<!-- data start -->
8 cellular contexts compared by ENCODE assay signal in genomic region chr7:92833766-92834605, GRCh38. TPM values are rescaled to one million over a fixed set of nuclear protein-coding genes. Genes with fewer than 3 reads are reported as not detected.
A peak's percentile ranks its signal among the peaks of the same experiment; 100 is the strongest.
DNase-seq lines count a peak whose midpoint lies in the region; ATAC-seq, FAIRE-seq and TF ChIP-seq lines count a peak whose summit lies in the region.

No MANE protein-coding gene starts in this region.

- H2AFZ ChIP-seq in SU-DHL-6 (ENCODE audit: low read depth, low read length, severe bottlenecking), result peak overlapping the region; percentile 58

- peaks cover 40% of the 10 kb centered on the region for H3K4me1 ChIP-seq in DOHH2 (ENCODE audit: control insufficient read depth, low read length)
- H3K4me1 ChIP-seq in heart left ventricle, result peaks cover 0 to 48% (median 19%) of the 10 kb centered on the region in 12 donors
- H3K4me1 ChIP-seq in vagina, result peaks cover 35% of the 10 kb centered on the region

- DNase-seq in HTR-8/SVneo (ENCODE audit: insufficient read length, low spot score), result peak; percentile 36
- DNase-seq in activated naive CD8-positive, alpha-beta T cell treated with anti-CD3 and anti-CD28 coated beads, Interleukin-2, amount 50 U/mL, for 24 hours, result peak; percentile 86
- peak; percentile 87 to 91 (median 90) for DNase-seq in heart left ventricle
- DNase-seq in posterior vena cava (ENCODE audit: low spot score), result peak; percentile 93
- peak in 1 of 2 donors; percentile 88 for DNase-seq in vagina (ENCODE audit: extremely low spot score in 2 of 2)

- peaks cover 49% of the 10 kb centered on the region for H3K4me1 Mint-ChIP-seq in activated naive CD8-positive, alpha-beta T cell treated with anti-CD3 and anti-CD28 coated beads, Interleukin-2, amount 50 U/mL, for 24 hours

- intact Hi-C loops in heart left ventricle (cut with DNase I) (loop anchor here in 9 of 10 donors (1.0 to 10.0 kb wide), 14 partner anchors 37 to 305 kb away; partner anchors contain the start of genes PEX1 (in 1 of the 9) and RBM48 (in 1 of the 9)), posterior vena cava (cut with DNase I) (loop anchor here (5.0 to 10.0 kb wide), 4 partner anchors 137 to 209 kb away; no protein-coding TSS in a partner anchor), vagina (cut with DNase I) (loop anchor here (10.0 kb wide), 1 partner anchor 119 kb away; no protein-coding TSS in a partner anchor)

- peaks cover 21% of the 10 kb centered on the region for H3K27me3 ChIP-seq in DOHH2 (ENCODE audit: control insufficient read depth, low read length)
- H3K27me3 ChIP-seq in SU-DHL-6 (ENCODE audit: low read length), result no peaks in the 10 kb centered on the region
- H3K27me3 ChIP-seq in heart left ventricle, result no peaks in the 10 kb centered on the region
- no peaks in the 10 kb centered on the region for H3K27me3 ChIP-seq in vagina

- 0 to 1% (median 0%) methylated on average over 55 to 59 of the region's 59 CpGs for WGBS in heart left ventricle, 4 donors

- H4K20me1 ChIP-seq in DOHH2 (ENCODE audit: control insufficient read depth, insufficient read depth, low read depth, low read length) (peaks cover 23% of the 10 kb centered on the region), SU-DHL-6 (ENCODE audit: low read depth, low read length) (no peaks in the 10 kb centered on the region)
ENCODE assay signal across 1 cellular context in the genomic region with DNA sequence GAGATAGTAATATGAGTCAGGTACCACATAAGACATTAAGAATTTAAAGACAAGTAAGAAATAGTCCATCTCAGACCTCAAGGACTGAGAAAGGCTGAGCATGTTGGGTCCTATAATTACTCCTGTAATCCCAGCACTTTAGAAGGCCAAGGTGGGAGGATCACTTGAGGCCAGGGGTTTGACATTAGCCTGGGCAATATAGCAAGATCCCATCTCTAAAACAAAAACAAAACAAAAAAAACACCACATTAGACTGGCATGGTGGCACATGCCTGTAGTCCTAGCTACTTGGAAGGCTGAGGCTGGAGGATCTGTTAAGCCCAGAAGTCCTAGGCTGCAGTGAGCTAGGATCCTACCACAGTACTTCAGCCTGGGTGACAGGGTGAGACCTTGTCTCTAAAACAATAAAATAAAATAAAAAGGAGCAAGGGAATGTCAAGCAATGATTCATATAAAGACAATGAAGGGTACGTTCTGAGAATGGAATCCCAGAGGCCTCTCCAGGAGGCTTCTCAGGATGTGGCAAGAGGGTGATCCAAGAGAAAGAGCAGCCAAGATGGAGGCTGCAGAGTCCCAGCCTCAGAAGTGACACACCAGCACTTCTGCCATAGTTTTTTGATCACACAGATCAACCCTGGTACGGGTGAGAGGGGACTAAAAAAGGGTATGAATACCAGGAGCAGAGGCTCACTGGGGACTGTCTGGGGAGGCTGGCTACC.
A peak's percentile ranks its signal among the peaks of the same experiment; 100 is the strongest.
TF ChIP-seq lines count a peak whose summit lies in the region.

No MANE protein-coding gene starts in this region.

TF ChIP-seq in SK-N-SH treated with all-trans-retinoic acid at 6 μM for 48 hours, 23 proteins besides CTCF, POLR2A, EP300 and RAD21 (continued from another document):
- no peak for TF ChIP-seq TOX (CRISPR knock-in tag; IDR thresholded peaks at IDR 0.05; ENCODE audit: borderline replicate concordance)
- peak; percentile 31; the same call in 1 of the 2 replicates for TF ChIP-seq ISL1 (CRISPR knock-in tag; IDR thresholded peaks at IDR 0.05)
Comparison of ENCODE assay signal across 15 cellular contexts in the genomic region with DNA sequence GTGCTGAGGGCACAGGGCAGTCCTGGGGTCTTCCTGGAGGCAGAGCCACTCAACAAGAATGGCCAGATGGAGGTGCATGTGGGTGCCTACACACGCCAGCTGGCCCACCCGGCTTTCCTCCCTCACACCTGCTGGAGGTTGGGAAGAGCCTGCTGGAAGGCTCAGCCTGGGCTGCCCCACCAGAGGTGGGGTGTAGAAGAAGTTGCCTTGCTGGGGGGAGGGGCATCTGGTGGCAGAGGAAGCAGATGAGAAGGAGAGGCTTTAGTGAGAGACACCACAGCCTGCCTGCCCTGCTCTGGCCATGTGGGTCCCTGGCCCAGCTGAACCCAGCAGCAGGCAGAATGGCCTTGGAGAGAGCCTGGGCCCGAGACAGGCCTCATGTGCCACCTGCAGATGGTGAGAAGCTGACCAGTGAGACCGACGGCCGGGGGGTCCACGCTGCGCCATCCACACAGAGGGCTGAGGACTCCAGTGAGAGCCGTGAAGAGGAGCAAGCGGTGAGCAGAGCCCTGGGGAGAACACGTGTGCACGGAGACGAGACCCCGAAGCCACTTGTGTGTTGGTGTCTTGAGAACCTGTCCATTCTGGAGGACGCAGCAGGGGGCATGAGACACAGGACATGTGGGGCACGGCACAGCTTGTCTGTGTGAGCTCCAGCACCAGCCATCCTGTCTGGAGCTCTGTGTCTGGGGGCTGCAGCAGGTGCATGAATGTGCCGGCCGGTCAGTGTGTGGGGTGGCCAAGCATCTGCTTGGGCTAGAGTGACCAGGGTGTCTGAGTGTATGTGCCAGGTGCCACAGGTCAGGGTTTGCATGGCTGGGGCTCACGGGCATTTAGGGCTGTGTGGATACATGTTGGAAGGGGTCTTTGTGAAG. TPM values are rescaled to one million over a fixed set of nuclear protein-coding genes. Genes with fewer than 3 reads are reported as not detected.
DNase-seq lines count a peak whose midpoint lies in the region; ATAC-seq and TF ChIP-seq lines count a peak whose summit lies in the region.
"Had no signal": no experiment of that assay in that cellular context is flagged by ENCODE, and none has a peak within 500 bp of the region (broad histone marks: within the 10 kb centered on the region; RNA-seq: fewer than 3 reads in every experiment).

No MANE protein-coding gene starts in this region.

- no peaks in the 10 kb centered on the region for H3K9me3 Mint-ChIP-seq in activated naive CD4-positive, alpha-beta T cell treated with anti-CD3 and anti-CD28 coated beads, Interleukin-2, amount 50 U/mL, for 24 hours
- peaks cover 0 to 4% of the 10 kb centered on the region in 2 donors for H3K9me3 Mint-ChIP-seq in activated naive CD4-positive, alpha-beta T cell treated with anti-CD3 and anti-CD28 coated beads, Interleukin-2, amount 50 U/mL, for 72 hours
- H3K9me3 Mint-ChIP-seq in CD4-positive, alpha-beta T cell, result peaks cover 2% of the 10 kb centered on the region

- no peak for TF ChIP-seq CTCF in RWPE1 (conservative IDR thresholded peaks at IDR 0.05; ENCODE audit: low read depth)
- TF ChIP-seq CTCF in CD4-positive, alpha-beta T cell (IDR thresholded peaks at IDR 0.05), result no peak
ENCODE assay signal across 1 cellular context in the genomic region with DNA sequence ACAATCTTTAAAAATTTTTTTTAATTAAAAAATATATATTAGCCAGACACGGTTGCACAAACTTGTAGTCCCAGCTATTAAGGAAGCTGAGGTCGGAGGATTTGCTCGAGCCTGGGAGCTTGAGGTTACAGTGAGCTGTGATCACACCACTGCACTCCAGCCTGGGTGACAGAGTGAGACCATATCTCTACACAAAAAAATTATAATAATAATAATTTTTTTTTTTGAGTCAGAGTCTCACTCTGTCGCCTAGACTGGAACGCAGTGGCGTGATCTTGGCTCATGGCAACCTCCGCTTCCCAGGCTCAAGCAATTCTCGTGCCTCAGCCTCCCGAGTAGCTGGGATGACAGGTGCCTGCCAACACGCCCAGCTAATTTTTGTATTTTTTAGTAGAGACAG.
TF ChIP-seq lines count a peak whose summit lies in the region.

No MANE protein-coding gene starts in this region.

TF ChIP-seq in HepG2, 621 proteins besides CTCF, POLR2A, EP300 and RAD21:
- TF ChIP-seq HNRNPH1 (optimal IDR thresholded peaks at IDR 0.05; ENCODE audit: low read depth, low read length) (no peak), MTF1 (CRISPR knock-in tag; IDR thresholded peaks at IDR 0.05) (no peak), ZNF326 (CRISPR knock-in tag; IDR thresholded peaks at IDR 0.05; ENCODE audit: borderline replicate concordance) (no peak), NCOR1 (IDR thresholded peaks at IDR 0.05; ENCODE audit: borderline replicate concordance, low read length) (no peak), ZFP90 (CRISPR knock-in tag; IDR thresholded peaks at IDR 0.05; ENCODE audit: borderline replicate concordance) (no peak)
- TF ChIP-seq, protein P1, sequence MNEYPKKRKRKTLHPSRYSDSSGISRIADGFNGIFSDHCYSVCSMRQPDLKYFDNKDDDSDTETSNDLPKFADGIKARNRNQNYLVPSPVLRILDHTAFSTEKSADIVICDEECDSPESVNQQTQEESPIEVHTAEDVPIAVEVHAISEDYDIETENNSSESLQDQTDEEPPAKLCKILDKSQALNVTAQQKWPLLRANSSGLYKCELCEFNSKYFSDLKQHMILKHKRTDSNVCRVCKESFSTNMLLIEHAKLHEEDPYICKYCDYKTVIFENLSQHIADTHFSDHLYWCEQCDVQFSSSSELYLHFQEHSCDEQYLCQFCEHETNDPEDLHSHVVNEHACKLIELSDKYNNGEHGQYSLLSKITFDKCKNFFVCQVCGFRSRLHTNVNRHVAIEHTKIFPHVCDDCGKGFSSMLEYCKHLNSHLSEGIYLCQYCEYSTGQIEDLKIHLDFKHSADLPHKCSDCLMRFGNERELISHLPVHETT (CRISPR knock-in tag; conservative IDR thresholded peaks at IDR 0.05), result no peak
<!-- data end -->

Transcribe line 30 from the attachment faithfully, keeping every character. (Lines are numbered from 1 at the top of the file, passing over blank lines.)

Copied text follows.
DNase-seq lines count a peak whose midpoint lies in the region; ATAC-seq and TF ChIP-seq lines count a peak whose summit lies in the region.